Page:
From Kukla's Korner blogger PuckStopsHere:
Corsi Numbers Top 20
Kuklas Korner, July 10 2009
In this summer’s look at sabermetrics and hockey, I have introduced the Corsi Number as an alternative to +/- ratings.
Let’s take a look at some of the players with the best Corsi Numbers from the 2008/09 regular season. The best online source for this information is behind the net, but it treats Corsi Numbers as a rate stat (giving them per minute of ice time).
I think it is a much more logical starting point to look at the raw counting numbers. This is how we most frequently view +/- ratings and should be best comparable to Corsi Numbers. In the adjustment process, we may wish to treat them as rate stats, but not at this point.
Here are the top 20 Corsi Numbers from 2008/09:
The most obvious conclusion when looking at this list is that the Detroit Red Wings dominate it. Seven of the top eight players were Red Wings (Datsyuk, Rafalski, Kronwall, Lidstrom, Franzen, Hossa, Zetterberg) and an eighth Red Wing (Samuelsson) also appears.
In the same vein, no Boston Bruins appear despite many of them having high +/- ratings. Boston had the top two +/- ratings (David Krejci and Blake Wheeler) and three more players in the top 20 (Dennis Wideman, Michael Ryder and Marc Savard) and has none of the top 20 Corsi Numbers. This shows the influence of goaltending on +/-. Boston had the goalie with the best saves percentage in the league (Tim Thomas), while Detroit had the starting goalie with the worst saves percentage in the league (Chris Osgood). Boston did better in terms of +/-, where we are looking at goals scored, but Detroit did better in terms of Corsi Numbers, where we look at shots directed at the net. Boston was able to allow a relatively high number of shots at the net while not allowing many goals, due to their good goaltending. Detroit allowed a relatively high number of goals, given the low number of shots allowed on goal, due to their bad goaltending. There is a goalie influence on +/- and it can be seen by comparing to Corsi Numbers.
One obvious conclusion is that to compare players on different teams, we need to make a team adjustment. There are too few teams with players in the top 20 Corsi Numbers for it to be any kind of comparison between teams and Detroit dominates too much.
Looking beyond the Detroit players, There are seven other teams represented on this list (Chicago and Washington three times each, Anaheim twice and once each for Calgary, New Jersey, NY Rangers and San Jose). These are all playoff teams and are all among the better teams in the league.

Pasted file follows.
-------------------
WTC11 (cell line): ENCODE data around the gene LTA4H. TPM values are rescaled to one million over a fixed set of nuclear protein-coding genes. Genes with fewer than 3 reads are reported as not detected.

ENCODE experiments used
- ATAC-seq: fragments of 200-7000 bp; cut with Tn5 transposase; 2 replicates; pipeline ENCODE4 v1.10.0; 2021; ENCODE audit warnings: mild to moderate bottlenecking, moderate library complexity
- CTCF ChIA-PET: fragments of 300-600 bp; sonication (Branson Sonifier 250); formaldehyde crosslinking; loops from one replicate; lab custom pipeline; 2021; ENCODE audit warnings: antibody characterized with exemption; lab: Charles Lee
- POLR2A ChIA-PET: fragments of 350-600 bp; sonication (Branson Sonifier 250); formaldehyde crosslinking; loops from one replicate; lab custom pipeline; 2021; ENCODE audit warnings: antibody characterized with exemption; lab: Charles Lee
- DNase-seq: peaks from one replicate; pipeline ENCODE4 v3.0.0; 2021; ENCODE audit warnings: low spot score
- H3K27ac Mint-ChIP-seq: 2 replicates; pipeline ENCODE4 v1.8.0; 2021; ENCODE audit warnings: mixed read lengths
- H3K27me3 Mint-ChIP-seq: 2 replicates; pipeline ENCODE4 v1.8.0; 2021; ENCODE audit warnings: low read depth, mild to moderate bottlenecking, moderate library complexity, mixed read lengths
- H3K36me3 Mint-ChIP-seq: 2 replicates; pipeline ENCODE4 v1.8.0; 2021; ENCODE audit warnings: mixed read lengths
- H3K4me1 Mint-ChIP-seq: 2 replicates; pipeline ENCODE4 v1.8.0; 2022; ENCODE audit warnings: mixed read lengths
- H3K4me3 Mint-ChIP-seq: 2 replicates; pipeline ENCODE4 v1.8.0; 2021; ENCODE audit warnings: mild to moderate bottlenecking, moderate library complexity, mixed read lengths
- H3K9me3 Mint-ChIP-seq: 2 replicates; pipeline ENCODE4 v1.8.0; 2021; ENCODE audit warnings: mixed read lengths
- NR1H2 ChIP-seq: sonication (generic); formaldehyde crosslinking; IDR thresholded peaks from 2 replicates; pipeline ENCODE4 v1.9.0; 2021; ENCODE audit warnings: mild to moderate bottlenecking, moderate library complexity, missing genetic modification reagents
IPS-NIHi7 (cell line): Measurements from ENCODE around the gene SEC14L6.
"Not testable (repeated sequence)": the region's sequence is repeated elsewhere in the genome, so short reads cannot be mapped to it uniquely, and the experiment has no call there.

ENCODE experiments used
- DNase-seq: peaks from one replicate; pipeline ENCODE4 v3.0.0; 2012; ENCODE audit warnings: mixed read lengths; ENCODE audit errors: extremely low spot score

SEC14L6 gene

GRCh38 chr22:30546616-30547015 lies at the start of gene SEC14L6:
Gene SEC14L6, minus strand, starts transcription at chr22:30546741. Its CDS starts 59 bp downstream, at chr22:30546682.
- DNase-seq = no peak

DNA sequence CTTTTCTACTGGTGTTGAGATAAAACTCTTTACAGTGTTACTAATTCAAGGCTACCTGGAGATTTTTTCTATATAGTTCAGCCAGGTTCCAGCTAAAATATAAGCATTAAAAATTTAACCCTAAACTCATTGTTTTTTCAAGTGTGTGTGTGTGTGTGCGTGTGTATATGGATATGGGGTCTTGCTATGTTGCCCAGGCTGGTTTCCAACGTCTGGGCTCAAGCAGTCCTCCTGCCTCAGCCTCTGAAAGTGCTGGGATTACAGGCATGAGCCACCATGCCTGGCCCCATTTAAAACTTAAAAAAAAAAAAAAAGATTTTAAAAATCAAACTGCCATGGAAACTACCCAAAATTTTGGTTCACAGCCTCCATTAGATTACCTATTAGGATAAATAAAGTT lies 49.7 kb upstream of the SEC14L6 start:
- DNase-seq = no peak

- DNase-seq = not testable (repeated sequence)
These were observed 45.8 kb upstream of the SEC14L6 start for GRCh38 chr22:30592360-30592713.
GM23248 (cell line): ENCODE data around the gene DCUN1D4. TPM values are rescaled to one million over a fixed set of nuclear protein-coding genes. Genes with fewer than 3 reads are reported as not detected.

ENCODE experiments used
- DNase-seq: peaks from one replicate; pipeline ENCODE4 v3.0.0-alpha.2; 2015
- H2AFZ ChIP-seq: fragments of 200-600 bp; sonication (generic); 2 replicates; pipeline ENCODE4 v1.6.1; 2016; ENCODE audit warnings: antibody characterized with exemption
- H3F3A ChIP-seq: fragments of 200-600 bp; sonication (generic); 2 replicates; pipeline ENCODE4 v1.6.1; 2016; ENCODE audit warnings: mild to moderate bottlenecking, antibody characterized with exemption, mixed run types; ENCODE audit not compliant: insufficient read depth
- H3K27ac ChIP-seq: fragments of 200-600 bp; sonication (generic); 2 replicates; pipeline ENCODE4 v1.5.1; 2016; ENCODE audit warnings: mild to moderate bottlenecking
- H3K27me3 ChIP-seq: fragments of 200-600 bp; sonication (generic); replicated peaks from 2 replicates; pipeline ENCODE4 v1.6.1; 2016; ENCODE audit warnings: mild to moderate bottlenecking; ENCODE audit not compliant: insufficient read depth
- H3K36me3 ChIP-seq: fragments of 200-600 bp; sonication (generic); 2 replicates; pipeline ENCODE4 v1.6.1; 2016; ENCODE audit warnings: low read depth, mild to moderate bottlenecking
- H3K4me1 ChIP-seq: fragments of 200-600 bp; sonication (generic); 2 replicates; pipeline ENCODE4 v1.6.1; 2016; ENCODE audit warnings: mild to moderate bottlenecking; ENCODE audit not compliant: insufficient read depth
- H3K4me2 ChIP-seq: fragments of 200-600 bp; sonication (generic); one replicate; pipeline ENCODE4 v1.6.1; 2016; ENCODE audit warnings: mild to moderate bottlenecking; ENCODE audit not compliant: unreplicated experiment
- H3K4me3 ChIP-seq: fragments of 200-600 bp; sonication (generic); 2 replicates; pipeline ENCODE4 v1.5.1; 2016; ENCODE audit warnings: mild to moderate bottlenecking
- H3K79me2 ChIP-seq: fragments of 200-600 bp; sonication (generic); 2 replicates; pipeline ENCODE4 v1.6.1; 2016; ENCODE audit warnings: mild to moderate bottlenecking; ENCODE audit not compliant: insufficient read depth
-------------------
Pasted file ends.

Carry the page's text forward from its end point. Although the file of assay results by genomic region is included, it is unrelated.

NHL MVP Alexander Ovechkin is the only player who was good enough to break the Detroit stranglehold at the top of the charts. He places third.
Most of the players on the list are players one might expect on a list like this.
The two biggest surprises are David Moss of Calgary and Scott Gomez of the New York Rangers.
Moss is an underrated Calgary grinder, but is he really this valuable?
Scott Gomez is a good set up man, who was lost with the Rangers because they had nobody who could score on the chances he created. He was traded to Montreal because of his large contract, but I think he will do quite well in Montreal (better than many predict) if he finds a top sniper to play with.
This list is probably closer to a list of top players in the NHL than a top 20 +/- rating list, despite the over-representation of Detroit Red Wings. This shows, preliminarily, that Corsi Number may be more useful than +/- because of the increased number of events involved.
Here's further explanation of 'The Corsi Numbers', excerpted from PSH's blog:
Looking at +/- ratings and the results of a couple standard methods of their adjustment, +/- ratings are sometimes considered a problematic starting point.
One problem is “signal to noise” there may be slightly over 100 goals scored in even strength for a given player in a given season. Their +/- is the difference between the goals for and the goals against.
If there are a few fluke events they can carry the majority of the signal (i.e. if a player is on for a few fluke goals those goals can greatly influence their +/-). One way to try to get around this is to increase the number of events we are looking at.
Buffalo Sabres goaltender coach Jim Corsi has pioneered another metric. Why not keep track of all even strength shots directed at the net both for and against a team when a player is on the ice.
This includes goals scored, shots on goal, blocked shots and missed shots.
The NHL keeps enough data in its games online that this can be calculated for each game. The main benefit of this method is that it gives roughly sixteen times the number of events for a player that standard +/- does. This is intended to increase the signal to noise (in experimental physics any counting number has an experimental error that scales with its square root so in principle the Corsi Number could be four times better).
The problem is that it equates a goal scored with a blocked shot. Those events are clearly not equivalent. The hope is that over a season everything will wash out. The same team that allows a lot of goals also allows a lot of failed shots directed at the goal. The hope is that the distinction between players is a real effect and not one of choice (i.e. a team might choose to allow a lot of low percentage long shots while another team might not). This number can be adjusted and interpreted in the same (or slightly different) manner to +/-.
Looking forward to the discussion on this and the views of our GM Hockey experts.